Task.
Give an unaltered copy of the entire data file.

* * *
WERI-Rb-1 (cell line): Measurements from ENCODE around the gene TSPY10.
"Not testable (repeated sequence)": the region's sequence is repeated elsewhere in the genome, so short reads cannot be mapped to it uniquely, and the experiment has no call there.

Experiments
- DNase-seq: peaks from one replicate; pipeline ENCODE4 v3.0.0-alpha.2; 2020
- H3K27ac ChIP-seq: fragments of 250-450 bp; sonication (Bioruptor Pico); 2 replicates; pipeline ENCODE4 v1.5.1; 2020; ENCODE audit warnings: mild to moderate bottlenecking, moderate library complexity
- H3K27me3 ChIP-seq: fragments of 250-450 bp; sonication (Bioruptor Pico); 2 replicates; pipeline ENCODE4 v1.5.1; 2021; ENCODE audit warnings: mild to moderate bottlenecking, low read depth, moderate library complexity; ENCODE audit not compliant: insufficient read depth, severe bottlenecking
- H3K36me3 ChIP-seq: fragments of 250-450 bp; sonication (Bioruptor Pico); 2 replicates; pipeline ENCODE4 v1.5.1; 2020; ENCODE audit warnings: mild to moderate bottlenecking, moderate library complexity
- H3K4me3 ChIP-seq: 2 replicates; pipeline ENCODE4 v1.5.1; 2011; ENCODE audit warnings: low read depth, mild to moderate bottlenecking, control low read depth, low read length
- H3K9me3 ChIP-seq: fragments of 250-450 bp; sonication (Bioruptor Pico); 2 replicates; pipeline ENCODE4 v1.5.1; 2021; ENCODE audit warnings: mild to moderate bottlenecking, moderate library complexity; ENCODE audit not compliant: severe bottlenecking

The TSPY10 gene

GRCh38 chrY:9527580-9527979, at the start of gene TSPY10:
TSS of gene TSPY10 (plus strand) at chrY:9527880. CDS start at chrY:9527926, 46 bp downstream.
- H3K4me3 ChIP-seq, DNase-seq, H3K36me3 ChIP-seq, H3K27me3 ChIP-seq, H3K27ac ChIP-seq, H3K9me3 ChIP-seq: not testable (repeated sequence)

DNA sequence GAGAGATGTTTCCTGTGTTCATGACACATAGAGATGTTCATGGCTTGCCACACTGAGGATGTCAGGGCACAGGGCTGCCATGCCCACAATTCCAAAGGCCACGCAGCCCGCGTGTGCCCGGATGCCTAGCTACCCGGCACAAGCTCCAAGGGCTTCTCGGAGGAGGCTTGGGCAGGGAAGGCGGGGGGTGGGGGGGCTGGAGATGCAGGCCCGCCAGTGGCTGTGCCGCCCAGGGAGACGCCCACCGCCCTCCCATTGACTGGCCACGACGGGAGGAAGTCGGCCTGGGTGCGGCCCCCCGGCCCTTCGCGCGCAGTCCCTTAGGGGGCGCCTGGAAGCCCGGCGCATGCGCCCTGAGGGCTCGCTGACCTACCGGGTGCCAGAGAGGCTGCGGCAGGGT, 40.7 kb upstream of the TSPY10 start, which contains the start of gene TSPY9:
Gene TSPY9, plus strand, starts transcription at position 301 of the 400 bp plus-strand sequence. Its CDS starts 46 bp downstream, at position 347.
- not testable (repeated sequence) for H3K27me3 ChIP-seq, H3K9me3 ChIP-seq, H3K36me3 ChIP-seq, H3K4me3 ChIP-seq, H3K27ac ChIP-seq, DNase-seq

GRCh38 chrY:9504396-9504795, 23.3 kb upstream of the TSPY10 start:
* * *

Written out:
WERI-Rb-1 (cell line): Measurements from ENCODE around the gene TSPY10.
"Not testable (repeated sequence)": the region's sequence is repeated elsewhere in the genome, so short reads cannot be mapped to it uniquely, and the experiment has no call there.

Experiments
- DNase-seq: peaks from one replicate; pipeline ENCODE4 v3.0.0-alpha.2; 2020
- H3K27ac ChIP-seq: fragments of 250-450 bp; sonication (Bioruptor Pico); 2 replicates; pipeline ENCODE4 v1.5.1; 2020; ENCODE audit warnings: mild to moderate bottlenecking, moderate library complexity
- H3K27me3 ChIP-seq: fragments of 250-450 bp; sonication (Bioruptor Pico); 2 replicates; pipeline ENCODE4 v1.5.1; 2021; ENCODE audit warnings: mild to moderate bottlenecking, low read depth, moderate library complexity; ENCODE audit not compliant: insufficient read depth, severe bottlenecking
- H3K36me3 ChIP-seq: fragments of 250-450 bp; sonication (Bioruptor Pico); 2 replicates; pipeline ENCODE4 v1.5.1; 2020; ENCODE audit warnings: mild to moderate bottlenecking, moderate library complexity
- H3K4me3 ChIP-seq: 2 replicates; pipeline ENCODE4 v1.5.1; 2011; ENCODE audit warnings: low read depth, mild to moderate bottlenecking, control low read depth, low read length
- H3K9me3 ChIP-seq: fragments of 250-450 bp; sonication (Bioruptor Pico); 2 replicates; pipeline ENCODE4 v1.5.1; 2021; ENCODE audit warnings: mild to moderate bottlenecking, moderate library complexity; ENCODE audit not compliant: severe bottlenecking

The TSPY10 gene

GRCh38 chrY:9527580-9527979, at the start of gene TSPY10:
TSS of gene TSPY10 (plus strand) at chrY:9527880. CDS start at chrY:9527926, 46 bp downstream.
- H3K4me3 ChIP-seq, DNase-seq, H3K36me3 ChIP-seq, H3K27me3 ChIP-seq, H3K27ac ChIP-seq, H3K9me3 ChIP-seq: not testable (repeated sequence)

DNA sequence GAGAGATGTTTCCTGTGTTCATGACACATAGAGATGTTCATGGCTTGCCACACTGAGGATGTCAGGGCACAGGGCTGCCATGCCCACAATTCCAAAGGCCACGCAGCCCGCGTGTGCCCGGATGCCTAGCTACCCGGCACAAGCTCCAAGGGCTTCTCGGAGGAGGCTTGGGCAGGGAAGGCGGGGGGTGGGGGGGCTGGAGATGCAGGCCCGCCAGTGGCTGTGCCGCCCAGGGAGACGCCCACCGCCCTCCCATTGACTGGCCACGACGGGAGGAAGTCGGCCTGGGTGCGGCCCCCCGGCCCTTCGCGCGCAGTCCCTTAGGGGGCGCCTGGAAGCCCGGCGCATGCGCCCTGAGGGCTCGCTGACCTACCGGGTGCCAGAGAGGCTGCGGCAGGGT, 40.7 kb upstream of the TSPY10 start, which contains the start of gene TSPY9:
Gene TSPY9, plus strand, starts transcription at position 301 of the 400 bp plus-strand sequence. Its CDS starts 46 bp downstream, at position 347.
- not testable (repeated sequence) for H3K27me3 ChIP-seq, H3K9me3 ChIP-seq, H3K36me3 ChIP-seq, H3K4me3 ChIP-seq, H3K27ac ChIP-seq, DNase-seq

GRCh38 chrY:9504396-9504795, 23.3 kb upstream of the TSPY10 start: